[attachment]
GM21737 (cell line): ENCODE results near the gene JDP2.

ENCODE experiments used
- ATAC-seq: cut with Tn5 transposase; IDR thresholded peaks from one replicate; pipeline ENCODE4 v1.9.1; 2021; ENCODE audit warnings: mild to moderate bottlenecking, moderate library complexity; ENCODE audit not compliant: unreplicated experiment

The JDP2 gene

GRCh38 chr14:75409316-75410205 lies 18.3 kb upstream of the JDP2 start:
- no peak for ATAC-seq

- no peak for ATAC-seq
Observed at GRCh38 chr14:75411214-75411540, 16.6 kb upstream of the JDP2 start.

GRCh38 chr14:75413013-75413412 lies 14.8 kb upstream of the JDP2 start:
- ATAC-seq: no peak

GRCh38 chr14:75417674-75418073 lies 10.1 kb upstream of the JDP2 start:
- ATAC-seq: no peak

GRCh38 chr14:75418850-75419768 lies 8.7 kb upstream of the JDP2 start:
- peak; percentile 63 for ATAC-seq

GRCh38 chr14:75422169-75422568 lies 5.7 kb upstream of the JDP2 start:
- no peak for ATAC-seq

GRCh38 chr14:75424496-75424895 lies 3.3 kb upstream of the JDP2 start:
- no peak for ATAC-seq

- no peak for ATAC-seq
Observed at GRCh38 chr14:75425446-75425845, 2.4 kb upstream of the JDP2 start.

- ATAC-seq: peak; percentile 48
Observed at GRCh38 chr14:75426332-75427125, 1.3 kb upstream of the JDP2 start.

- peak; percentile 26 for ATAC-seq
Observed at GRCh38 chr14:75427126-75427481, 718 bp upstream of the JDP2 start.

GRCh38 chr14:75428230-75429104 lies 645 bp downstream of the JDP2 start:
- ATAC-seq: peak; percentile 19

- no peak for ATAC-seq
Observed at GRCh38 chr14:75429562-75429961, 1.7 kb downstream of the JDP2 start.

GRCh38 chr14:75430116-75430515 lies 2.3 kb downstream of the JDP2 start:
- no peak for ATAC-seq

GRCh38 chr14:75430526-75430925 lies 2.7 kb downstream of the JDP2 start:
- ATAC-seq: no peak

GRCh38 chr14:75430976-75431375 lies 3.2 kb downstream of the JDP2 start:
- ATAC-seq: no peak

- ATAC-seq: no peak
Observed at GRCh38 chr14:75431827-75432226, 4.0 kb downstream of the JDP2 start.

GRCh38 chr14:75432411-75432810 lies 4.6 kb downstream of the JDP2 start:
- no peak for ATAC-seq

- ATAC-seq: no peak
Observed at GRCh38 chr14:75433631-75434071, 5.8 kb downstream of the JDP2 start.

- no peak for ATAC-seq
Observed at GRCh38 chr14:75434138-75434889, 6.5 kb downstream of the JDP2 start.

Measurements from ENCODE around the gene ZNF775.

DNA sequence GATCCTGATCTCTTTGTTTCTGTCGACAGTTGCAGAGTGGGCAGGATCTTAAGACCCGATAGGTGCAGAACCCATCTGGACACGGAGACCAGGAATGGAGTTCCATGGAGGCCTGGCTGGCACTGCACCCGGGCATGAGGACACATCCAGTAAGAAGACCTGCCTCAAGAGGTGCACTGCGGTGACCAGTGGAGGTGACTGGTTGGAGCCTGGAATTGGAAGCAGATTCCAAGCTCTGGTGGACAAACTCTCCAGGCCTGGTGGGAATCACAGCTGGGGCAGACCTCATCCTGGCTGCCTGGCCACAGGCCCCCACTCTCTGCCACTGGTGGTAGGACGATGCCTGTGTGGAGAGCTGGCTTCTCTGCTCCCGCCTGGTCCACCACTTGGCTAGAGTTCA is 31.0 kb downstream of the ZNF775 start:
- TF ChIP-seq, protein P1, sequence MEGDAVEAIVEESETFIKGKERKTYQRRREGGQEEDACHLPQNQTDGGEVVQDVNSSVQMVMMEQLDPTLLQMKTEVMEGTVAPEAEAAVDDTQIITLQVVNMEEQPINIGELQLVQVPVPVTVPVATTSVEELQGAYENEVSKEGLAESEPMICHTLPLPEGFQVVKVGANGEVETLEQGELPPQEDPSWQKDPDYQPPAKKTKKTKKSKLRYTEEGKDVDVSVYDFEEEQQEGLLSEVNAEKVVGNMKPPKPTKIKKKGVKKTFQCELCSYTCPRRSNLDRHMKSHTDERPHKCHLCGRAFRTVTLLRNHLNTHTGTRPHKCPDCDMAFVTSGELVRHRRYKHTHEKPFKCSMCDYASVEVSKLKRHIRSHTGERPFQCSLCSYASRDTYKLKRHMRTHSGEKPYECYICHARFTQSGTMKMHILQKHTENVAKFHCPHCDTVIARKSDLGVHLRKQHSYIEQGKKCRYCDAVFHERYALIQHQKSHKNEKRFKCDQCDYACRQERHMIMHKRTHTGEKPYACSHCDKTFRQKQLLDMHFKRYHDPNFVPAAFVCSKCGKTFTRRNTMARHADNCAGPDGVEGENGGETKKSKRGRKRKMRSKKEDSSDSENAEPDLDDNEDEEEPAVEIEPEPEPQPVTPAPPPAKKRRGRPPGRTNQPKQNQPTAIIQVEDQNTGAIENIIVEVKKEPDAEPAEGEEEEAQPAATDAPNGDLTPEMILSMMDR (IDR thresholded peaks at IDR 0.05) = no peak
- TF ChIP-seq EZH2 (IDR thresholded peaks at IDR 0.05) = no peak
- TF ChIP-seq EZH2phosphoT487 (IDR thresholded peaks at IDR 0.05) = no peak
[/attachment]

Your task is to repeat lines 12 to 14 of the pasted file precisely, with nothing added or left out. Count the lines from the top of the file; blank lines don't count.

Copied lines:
- ATAC-seq: no peak

GRCh38 chr14:75418850-75419768 lies 8.7 kb upstream of the JDP2 start:
- peak; percentile 63 for ATAC-seq